The scenario:

  1. An astronaut, in a space ship capable of accelerating from zero to C instantly ( to reduce complex math to get an easy to understand answer below ).

  2. The space ship will only travel around earth, meaning, it won't get further and further away, but basically always be at a constant distance from earths center point.

  3. To keep example simple, the astronaut will only travel a quarter of a spin around earth.

Ready, steady, go.

The observers with their high tech equipment on earth can calculate in advance what time the astronaut is expected to arrive after a quarter of a spin. Lets call it Xearth.

Now, so can the astronat. In fact, I believe their calculations show the same time. Lets call it Xspace.

Time dilation states that after this experiment, and when both stop to compare watches, earth, since they are the observers (although who is actually spinning, earth or the astronaut is a good question), that Xearth will be lets say 2050, while Xspace still 2019.fraction.of.a.nano.second.

At the same time. Calculations prior showed that the astronaut can expect his watch to be 2019.fraction.of.a.nano.second while on earth, since they considered not themselves being the observers, also expected the astronaut to be there 2019.fraction.of.a.nano.second

How do we address this paradox? What time is it on earth after the astronaut makes this trip?

  • Addressing in advance a response I might get immediately. Namely that since he is spinning around earth, there is no observer and their time should be equal indeed, but that would go against my understanding of the special relativity. It cares not where or what trajectory of the speeding astronaut is, it only cares about what speed he is traveling.

Please try to stick to this example when answering the question.

  • $\begingroup$ Fatal flaws with this question (v1): (a) The spacecraft cannot accelerate "to $c$" because it is massive. Time dilation depends strongly on how closely a moving object approaches $c$. (b) To travel once around the earth at nearly $c$ takes only some milliseconds, so any clock disagreement will be in the millisecond range. (c) As an answer points out, the GPS satellite constellation performs this experiment continuously, including a much smaller correction from general relativity. $\endgroup$ – rob Nov 18 '19 at 19:44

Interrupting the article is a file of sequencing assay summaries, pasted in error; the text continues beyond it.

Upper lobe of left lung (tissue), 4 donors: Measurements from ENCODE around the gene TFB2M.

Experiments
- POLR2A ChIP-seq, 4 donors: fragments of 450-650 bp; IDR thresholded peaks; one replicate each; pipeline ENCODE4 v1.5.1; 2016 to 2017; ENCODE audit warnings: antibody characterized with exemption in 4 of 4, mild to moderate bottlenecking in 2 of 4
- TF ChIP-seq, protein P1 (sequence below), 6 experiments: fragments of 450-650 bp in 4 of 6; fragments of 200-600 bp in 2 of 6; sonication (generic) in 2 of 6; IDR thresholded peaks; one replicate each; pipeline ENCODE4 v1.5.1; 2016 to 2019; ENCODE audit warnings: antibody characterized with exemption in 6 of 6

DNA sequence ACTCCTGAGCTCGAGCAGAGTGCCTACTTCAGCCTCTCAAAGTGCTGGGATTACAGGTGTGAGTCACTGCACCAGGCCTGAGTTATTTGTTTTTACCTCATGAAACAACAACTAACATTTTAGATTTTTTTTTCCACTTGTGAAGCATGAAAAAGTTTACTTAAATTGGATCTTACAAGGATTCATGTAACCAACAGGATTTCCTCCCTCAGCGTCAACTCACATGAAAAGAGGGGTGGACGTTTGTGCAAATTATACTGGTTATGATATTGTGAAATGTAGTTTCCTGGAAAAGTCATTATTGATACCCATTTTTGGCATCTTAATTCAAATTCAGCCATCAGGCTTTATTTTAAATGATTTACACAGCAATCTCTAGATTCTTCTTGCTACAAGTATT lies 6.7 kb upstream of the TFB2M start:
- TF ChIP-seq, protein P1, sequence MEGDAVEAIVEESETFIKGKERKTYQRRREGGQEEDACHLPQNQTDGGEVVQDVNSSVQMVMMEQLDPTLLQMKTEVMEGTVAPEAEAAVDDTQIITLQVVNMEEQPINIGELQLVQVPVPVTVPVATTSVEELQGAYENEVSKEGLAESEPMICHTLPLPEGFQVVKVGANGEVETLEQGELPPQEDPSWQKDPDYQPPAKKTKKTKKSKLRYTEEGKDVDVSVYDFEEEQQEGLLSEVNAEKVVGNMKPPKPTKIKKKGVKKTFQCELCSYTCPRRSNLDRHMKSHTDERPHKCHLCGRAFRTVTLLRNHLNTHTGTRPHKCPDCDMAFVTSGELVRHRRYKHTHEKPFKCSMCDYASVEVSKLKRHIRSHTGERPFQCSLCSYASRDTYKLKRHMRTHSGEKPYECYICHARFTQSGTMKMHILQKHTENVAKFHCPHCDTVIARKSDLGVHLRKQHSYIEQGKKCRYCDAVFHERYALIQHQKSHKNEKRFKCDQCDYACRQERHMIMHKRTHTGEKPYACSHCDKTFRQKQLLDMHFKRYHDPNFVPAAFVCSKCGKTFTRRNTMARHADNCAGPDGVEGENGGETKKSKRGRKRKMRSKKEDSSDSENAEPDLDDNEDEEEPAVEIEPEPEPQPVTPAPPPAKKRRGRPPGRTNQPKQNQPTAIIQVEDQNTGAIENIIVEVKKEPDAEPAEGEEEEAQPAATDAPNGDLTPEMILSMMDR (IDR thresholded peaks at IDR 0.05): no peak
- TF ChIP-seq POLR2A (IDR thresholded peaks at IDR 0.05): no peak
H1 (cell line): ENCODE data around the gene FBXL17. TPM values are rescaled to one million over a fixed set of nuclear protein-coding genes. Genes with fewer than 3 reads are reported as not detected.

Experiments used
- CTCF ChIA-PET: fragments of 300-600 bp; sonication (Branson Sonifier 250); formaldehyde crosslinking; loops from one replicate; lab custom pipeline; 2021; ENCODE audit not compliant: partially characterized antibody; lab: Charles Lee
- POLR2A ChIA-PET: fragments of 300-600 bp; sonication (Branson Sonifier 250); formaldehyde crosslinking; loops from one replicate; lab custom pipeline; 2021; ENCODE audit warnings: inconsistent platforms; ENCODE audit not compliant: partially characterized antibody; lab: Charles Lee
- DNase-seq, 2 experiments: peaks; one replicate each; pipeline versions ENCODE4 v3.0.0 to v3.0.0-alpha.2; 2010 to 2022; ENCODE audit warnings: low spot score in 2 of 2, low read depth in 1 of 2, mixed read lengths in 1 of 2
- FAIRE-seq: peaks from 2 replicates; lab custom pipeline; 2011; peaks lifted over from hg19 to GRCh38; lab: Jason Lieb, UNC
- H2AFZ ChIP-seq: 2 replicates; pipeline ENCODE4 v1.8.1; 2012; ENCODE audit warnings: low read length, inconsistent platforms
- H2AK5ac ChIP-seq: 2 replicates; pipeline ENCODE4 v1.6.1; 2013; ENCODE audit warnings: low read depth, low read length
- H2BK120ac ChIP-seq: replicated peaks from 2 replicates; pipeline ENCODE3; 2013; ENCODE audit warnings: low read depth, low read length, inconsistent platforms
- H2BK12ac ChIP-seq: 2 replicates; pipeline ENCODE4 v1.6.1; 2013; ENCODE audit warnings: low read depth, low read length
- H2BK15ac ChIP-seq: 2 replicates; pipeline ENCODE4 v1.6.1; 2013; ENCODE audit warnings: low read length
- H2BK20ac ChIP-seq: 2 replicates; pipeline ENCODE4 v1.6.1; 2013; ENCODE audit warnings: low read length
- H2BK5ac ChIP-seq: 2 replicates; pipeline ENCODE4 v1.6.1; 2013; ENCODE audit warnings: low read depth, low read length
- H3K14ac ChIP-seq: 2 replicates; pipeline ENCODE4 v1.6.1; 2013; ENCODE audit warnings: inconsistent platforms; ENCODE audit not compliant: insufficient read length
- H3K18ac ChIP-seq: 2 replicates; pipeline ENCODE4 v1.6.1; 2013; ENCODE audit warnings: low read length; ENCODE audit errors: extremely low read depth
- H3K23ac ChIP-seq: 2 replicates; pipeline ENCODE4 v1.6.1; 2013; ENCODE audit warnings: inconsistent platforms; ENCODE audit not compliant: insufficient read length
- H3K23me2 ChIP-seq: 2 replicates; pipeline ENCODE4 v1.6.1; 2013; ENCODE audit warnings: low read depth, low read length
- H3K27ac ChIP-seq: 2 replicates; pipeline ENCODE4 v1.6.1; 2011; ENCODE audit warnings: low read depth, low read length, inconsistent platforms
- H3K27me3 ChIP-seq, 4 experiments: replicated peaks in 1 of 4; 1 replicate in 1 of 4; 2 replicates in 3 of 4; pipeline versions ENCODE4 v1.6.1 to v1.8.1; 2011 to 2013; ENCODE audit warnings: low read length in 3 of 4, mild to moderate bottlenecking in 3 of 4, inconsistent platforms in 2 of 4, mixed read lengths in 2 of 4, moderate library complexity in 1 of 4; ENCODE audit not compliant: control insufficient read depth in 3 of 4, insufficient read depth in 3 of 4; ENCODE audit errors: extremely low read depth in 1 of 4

There is no paradox. The physics involved is well understood and is extremely well validated through our experience of deploying global positioning systems, for example. Routinely correction are made to the time settings for GPS satellites to account for the relativistic effects associated with the speed of their motion relative to the surface of the Earth. You can look up the calculations on a variety of sites- Wikipedia for instance.

  • $\begingroup$ Thank you, but you did not address the question or scenario. What will happen here? $\endgroup$ – momomo Nov 13 '19 at 23:41
  • $\begingroup$ Hi Momomo. Your scenario is unphysical, and ambiguous. A body travelling on a circular path around the earth will loose time as a result of its motion and gravitational effects. To calculate the time loss, one would need to know the ship's radial distance from Earth, which you don't specify, so I cannot address the scenario as it is too vague. $\endgroup$ – Marco Ocram Nov 14 '19 at 6:56
  • $\begingroup$ The time on Earth will have advanced by around 0.03 seconds. The time on the watch of the astronaut will not have advanced at all if the ship travelled at c. $\endgroup$ – Marco Ocram Nov 15 '19 at 14:20

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